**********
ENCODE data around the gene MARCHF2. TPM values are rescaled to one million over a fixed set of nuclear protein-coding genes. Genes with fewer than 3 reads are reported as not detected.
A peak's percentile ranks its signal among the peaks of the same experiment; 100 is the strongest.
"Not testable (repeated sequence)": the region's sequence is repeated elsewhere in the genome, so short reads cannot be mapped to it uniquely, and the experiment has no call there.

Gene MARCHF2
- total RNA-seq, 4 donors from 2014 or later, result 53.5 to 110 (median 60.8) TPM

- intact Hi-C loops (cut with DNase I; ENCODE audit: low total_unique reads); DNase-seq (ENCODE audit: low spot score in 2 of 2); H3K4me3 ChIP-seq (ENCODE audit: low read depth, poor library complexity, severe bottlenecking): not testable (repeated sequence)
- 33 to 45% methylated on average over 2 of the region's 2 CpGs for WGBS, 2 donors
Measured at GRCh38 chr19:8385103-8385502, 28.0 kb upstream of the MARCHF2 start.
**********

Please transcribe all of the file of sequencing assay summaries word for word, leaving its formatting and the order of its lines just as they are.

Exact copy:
ENCODE data around the gene MARCHF2. TPM values are rescaled to one million over a fixed set of nuclear protein-coding genes. Genes with fewer than 3 reads are reported as not detected.
A peak's percentile ranks its signal among the peaks of the same experiment; 100 is the strongest.
"Not testable (repeated sequence)": the region's sequence is repeated elsewhere in the genome, so short reads cannot be mapped to it uniquely, and the experiment has no call there.

Gene MARCHF2
- total RNA-seq, 4 donors from 2014 or later, result 53.5 to 110 (median 60.8) TPM

- intact Hi-C loops (cut with DNase I; ENCODE audit: low total_unique reads); DNase-seq (ENCODE audit: low spot score in 2 of 2); H3K4me3 ChIP-seq (ENCODE audit: low read depth, poor library complexity, severe bottlenecking): not testable (repeated sequence)
- 33 to 45% methylated on average over 2 of the region's 2 CpGs for WGBS, 2 donors
Measured at GRCh38 chr19:8385103-8385502, 28.0 kb upstream of the MARCHF2 start.